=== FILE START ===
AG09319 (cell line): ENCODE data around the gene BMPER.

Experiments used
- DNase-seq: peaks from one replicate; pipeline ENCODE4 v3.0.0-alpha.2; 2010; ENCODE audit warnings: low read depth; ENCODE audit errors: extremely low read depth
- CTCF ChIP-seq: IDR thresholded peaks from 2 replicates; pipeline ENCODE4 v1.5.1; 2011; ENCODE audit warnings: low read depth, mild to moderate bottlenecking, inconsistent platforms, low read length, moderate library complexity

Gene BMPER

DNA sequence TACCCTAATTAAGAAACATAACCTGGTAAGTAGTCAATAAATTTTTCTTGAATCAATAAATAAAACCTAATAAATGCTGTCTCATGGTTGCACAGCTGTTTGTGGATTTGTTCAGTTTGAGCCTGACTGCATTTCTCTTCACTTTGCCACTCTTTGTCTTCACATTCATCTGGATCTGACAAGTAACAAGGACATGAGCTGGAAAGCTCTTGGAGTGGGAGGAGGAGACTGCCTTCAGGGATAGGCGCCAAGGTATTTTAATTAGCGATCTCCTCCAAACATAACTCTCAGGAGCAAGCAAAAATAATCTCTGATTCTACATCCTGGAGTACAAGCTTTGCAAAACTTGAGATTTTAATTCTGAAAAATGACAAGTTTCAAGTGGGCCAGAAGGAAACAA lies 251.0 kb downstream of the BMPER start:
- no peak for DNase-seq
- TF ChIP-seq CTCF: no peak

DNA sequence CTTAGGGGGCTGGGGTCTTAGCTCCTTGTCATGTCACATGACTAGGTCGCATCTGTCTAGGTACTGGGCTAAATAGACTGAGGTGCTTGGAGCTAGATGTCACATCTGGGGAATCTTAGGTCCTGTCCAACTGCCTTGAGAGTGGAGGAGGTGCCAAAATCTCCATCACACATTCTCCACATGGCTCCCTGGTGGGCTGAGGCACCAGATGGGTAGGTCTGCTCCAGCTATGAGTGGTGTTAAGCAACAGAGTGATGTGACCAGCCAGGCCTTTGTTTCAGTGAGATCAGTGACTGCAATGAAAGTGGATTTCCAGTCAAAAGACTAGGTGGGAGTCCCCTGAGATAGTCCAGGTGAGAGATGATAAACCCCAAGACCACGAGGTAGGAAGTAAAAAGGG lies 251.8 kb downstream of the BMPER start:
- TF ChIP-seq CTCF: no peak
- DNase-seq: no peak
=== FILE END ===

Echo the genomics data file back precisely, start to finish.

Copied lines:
AG09319 (cell line): ENCODE data around the gene BMPER.

Experiments used
- DNase-seq: peaks from one replicate; pipeline ENCODE4 v3.0.0-alpha.2; 2010; ENCODE audit warnings: low read depth; ENCODE audit errors: extremely low read depth
- CTCF ChIP-seq: IDR thresholded peaks from 2 replicates; pipeline ENCODE4 v1.5.1; 2011; ENCODE audit warnings: low read depth, mild to moderate bottlenecking, inconsistent platforms, low read length, moderate library complexity

Gene BMPER

DNA sequence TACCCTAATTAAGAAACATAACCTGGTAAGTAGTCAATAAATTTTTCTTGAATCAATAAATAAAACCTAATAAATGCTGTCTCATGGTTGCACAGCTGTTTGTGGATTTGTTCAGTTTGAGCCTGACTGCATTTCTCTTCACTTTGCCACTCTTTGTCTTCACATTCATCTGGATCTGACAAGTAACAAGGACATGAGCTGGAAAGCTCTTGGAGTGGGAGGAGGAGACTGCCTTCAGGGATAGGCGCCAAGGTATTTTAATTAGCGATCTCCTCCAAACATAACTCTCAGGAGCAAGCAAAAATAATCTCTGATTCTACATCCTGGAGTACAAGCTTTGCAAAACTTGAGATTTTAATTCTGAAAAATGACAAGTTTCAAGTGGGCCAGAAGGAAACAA lies 251.0 kb downstream of the BMPER start:
- no peak for DNase-seq
- TF ChIP-seq CTCF: no peak

DNA sequence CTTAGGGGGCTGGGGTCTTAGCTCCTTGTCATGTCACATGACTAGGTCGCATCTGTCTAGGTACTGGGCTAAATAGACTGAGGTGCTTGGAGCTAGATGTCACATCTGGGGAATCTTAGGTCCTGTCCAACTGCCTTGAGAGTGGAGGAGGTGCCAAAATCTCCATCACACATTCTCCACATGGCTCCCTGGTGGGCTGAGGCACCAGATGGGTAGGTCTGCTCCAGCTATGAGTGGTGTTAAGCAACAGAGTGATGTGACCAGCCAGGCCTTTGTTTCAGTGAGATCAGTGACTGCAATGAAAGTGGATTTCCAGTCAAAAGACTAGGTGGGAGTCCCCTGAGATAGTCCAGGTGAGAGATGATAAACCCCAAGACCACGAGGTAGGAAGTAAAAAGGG lies 251.8 kb downstream of the BMPER start:
- TF ChIP-seq CTCF: no peak
- DNase-seq: no peak